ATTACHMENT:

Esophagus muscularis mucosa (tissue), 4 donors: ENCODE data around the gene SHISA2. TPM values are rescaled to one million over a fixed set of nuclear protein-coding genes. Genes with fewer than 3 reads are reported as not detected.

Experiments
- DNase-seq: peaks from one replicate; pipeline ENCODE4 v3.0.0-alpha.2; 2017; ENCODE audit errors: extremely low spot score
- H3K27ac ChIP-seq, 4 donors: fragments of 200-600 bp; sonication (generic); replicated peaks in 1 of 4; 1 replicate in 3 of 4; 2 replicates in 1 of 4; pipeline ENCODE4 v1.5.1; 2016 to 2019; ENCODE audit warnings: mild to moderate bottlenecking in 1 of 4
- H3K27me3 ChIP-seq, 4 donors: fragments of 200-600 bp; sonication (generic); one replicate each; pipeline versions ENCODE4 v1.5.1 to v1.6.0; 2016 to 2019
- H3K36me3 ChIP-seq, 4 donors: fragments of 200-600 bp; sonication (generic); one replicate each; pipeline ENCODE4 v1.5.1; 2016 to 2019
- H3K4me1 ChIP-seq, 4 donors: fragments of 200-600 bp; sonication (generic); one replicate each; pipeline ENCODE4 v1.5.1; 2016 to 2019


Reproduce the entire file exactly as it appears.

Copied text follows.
Esophagus muscularis mucosa (tissue), 4 donors: ENCODE data around the gene SHISA2. TPM values are rescaled to one million over a fixed set of nuclear protein-coding genes. Genes with fewer than 3 reads are reported as not detected.

Experiments
- DNase-seq: peaks from one replicate; pipeline ENCODE4 v3.0.0-alpha.2; 2017; ENCODE audit errors: extremely low spot score
- H3K27ac ChIP-seq, 4 donors: fragments of 200-600 bp; sonication (generic); replicated peaks in 1 of 4; 1 replicate in 3 of 4; 2 replicates in 1 of 4; pipeline ENCODE4 v1.5.1; 2016 to 2019; ENCODE audit warnings: mild to moderate bottlenecking in 1 of 4
- H3K27me3 ChIP-seq, 4 donors: fragments of 200-600 bp; sonication (generic); one replicate each; pipeline versions ENCODE4 v1.5.1 to v1.6.0; 2016 to 2019
- H3K36me3 ChIP-seq, 4 donors: fragments of 200-600 bp; sonication (generic); one replicate each; pipeline ENCODE4 v1.5.1; 2016 to 2019
- H3K4me1 ChIP-seq, 4 donors: fragments of 200-600 bp; sonication (generic); one replicate each; pipeline ENCODE4 v1.5.1; 2016 to 2019